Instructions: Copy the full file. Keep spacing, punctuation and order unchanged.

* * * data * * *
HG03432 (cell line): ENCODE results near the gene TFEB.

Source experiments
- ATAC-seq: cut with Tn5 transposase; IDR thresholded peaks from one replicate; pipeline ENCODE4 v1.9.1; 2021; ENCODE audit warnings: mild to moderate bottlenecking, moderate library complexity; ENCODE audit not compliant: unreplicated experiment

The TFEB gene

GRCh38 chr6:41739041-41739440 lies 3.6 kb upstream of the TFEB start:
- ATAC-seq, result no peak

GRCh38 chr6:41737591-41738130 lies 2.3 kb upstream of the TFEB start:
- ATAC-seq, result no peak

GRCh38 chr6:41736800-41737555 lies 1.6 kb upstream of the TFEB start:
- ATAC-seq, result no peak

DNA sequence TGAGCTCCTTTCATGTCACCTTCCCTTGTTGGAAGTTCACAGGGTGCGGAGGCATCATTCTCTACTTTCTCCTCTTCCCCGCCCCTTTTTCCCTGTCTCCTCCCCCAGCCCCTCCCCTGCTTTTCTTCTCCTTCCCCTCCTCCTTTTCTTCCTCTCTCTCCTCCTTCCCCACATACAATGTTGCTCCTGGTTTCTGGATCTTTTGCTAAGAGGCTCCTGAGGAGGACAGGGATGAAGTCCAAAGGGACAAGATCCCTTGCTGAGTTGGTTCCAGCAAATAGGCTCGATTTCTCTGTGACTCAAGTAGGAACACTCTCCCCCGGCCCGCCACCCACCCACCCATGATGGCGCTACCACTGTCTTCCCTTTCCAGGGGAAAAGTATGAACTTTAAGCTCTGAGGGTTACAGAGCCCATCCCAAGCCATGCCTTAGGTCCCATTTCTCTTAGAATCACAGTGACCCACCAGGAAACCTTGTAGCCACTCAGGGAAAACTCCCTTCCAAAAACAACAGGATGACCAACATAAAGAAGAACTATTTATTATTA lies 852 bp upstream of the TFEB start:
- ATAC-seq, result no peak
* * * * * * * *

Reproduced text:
HG03432 (cell line): ENCODE results near the gene TFEB.

Source experiments
- ATAC-seq: cut with Tn5 transposase; IDR thresholded peaks from one replicate; pipeline ENCODE4 v1.9.1; 2021; ENCODE audit warnings: mild to moderate bottlenecking, moderate library complexity; ENCODE audit not compliant: unreplicated experiment

The TFEB gene

GRCh38 chr6:41739041-41739440 lies 3.6 kb upstream of the TFEB start:
- ATAC-seq, result no peak

GRCh38 chr6:41737591-41738130 lies 2.3 kb upstream of the TFEB start:
- ATAC-seq, result no peak

GRCh38 chr6:41736800-41737555 lies 1.6 kb upstream of the TFEB start:
- ATAC-seq, result no peak

DNA sequence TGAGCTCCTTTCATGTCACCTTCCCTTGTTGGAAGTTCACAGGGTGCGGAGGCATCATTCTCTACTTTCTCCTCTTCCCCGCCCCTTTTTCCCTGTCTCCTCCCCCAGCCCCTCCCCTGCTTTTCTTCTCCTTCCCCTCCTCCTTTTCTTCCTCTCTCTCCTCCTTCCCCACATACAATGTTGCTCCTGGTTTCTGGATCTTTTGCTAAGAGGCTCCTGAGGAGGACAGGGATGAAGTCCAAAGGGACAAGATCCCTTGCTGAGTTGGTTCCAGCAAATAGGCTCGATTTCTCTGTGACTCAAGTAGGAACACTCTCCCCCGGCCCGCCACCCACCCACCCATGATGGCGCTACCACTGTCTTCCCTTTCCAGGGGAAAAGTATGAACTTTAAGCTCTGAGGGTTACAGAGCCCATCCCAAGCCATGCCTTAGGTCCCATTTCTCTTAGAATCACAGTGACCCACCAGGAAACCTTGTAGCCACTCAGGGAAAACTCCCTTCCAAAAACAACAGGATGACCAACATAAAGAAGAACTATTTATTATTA lies 852 bp upstream of the TFEB start:
- ATAC-seq, result no peak